Like a garage band with everything to prove, Ryan Claytor’s hitting the road this summer. After swimming through the shark tank that is San Diego, the self-publisher of the autobiographical series And Then One Day will be hitting the road on a 25-stop tour through the east coast and Canada from the end of July to early September.
I like interacting with people. I’m a reasonably social guy, so I like meeting new folks and introducing them to my work, and it’s always rewarding when returning readers come out to say hello. I’m also a big fan of the open road. Something about puttering around in a car and seeing new places…it’s very romantic, in a Kerouac sort of way.
Claytor will be signing, sketching, and selling his work, a series of autobio/graphic novels through which he’s not only explored his own life-from trouble at the DMV to embarrassing dance music- but what can be done with the genre of visual memoir. The latest volume, currently being serialized in individual issues, follows a discussion between Claytor and San Diego State University professor Harry Polkinhorn. Also on sale will be the reissue of the tricky-to-pronounce Concatenations: Autobiography in Comics, Claytor’s thesis on, well, autobiography in comics. The reprint is funded in part by Challengers Comics in Chicago, who are such fans of Claytor that they commissioned him to redesign their business cards.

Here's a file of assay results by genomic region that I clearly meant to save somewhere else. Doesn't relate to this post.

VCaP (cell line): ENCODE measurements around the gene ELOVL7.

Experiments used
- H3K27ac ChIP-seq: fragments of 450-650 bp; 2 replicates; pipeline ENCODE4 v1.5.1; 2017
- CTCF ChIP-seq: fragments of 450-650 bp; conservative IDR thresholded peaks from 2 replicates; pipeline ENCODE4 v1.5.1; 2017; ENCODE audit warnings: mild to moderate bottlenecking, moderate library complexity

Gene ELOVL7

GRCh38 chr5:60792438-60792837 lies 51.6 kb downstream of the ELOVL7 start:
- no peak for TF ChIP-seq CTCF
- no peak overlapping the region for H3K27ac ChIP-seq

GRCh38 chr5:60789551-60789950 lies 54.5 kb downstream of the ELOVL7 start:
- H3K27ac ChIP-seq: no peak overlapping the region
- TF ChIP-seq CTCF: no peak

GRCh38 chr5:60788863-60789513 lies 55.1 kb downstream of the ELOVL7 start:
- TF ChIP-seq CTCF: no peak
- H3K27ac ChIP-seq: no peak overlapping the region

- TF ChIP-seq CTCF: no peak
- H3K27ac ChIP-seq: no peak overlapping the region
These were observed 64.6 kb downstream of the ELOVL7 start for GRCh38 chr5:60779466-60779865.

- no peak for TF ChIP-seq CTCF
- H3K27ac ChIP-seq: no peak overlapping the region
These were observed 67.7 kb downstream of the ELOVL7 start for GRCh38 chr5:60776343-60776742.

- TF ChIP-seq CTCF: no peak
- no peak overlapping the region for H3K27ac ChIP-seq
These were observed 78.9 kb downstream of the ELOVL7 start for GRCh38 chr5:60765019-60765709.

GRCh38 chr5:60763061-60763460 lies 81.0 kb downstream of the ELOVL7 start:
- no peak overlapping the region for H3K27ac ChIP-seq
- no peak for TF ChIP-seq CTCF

When I first printed Concatenations, I wasn’t sure whether or not anyone would have the slightest interest in reading a bunch of WORDS about COMICS. To my surprise, they were.
The last two stops on the tour are set in Michigan where Claytor teaches comic art classes at both Michigan State University and the University of Michigan-Flint. to allow him to resume his busy teaching schedule. Between self-publishing, teaching, and helping to produce MSU’s annual Comics Forum, Claytor doesn’t seem to do “down time.” But despite the intensity of the summer tour (his third), Claytor sees it as a valuable experience:
I think it is important for art to be a shared experience. Art reveals intricacies of life, asks new questions, and stimulates though. It should not a hermetic experience. Self-promotion is just another way of sharing one’s art.
Greg Baldino lives and writes in Chicago, where he watches over the local comics scene like a posthuman autocrat. His fiction and journalism has appeared in many publications internationally. He can be contacted at email@example.com.
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